In Brain Drain, if Luigi punches the correct code into the KoopaFone in the Koopa Headquarters cafeteria, he will order a pizza from Magic Carpet Pizzas, a business run by Pidgits who deliver pizzas with their magic carpets.

Wario Land 4[edit]

A flying carpet in Wario Land 4
WL4-MagicCarpet.png

In Wario Land 4, flying carpets are found in the level Arabian Night. Wario can step on a carpet and fly up with it by repeatedly jumping from it. Flying carpets can be maneuvered in a certain direction by walking on their edge. They are necessary to use throughout the level.

Super Smash Bros. series[edit]

Two different Mario-themed stages featured magic carpets in Super Smash Bros. Melee. In Mushroom Kingdom II, 2D Pidgits sometimes briefly fly across the stage, but their red carpets are 3D and can be used as an extra platform. Since they come and leave from the left and right sides of the stage, it is very easy to self-destruct while riding one. They also appear in the Rainbow Ride-themed Rainbow Cruise, working as they do in Super Mario 64, though without the rainbow trails. However, more than one player can stay on a carpet, and as long as one player is on one, it won't vanish prematurely.

As both stages return in Super Smash Bros. Ultimate, their respective magic carpets also come back, though the ones in Mushroom Kingdom II are now yellow (due to the stage's more Super Mario All-Stars-themed graphics).

Mario Party series[edit]

Mario Party 5[edit]

In the minigame Random Ride from Mario Party 5, players can choose to ride a magic carpet from a list of machines.

Mario Party 9[edit]

A magic carpet simply titled the Flying Carpet is the starter vehicle of the Boo's Horror Castle board in Mario Party 9.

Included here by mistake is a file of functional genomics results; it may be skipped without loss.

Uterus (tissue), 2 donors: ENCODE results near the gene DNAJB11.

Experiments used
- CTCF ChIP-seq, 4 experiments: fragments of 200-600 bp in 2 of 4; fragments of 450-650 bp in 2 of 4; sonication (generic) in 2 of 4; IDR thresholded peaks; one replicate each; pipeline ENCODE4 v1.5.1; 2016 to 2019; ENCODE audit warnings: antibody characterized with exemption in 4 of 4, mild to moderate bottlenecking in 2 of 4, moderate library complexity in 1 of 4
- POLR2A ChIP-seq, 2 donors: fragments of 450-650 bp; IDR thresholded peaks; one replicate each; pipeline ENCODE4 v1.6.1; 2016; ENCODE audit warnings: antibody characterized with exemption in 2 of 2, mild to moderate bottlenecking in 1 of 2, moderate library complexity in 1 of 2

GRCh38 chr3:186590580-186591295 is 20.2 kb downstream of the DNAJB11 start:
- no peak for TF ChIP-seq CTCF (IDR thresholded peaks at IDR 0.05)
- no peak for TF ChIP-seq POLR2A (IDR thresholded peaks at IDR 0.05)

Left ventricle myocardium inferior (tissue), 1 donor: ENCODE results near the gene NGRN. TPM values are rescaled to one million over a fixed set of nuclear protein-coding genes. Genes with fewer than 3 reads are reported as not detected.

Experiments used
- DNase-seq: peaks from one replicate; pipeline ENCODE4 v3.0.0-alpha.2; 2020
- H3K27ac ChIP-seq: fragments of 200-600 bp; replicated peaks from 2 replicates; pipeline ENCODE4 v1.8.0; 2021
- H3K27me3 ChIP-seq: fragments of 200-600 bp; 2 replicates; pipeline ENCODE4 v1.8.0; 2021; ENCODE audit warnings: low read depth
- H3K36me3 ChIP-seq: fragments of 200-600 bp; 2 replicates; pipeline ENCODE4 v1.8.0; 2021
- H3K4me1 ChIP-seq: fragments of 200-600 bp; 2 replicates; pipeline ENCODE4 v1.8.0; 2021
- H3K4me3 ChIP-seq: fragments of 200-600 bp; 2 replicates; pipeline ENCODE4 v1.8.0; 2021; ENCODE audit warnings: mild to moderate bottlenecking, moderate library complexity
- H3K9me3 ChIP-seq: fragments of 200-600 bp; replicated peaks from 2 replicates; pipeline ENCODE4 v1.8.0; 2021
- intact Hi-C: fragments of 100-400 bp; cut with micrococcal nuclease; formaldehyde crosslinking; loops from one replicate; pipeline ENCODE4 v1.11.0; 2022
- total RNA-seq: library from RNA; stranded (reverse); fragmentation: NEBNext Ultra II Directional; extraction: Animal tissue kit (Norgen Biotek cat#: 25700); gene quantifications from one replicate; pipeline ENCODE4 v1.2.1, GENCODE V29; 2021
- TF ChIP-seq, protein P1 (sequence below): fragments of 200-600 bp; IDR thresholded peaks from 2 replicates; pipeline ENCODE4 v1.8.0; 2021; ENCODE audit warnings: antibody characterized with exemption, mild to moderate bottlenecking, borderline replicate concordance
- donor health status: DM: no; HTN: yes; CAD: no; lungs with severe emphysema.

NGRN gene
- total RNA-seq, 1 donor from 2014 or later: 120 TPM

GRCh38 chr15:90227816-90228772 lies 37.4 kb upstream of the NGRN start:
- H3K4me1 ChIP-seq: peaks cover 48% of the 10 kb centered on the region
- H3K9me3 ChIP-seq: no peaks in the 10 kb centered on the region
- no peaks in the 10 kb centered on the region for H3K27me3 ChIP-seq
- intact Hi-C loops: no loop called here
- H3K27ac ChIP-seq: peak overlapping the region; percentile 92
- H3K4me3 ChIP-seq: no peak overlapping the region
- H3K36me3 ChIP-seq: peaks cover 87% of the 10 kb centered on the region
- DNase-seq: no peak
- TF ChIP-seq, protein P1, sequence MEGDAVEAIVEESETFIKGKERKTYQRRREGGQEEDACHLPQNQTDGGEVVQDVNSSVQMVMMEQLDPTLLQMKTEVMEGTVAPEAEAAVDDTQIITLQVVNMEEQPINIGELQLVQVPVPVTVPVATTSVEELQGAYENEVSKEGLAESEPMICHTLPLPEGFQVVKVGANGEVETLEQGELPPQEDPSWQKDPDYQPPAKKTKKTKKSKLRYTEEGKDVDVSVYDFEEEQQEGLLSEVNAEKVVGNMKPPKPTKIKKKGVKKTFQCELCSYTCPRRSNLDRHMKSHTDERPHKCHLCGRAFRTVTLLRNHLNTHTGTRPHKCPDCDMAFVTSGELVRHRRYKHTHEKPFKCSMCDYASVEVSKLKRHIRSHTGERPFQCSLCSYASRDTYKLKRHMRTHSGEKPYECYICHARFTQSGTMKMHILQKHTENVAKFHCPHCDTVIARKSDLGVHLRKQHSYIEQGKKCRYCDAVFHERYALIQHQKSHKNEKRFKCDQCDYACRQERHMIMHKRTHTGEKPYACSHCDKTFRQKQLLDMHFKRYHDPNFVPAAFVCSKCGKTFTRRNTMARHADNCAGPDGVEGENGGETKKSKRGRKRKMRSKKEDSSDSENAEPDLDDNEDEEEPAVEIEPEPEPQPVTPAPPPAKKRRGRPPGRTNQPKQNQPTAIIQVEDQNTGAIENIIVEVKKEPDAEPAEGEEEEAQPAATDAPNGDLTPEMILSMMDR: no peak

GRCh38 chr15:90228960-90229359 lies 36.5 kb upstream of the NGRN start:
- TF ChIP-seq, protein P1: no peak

Mario Party: Island Tour[edit]

In Mario Party: Island Tour, players use magic carpets to move through the Kamek's Carpet Ride board.

Mario Kart series[edit]

In Mario Kart 7 and Mario Kart Tour, Flying Shy Guys use magic carpets to move around the Shy Guy Bazaar course. In the latter game, magic carpets appear on their own in Paris Tour's Luigi Cup bonus challenge set in the same course, where the player can jump off of one for a Jump Boost.

Gallery[edit]

Names in other languages[edit]

Language Name Meaning
Japanese 空飛ぶじゅうたん[5][6]
Sorato Bujūtan
Flying Carpet
Spanish alfombra mágica[7]
alfombra[7]
Magic Carpet
Carpet
French tapis volant[8] Flying Carpet
German Fliegender Teppich[9]
Teppich[9]
Flying Carpet
Carpet
Italian tapetto volante[10]
tapetto[10]
Flying Carpet
Carpet

Trivia[edit]

  • In "Mario's Magic Carpet", it was established that carpeting is the favorite food of Pidgits.
  • In The Super Mario Bros. Super Show!, Sam Shalam of Cloud Land is a used magic carpet dealer.

References[edit]

  1. ^ Super Mario Advance North American instruction booklet, page 31.
  2. ^ Super Mario Bros. 2 NES instruction booklet, page 25.
  3. ^ a b Wario Land 4 European instruction booklet, page 8.
  4. ^ Super Mario Bros. 2 Inside Out, Part II. Pages 9 and 10.
  5. ^ Yume Kōjō: Doki Doki Panic instruction booklet, page 34.
  6. ^ Wario Land Advance: Yōki no Otakara Japanese instruction booklet, page 11.
  7. ^ a b Wario Land 4 European instruction booklet, page 88.
  8. ^ Wario Land 4 European instruction booklet, page 48.
  9. ^ a b Wario Land 4 European instruction booklet, page 28.
  10. ^ a b Wario Land 4 European instruction booklet, page 108.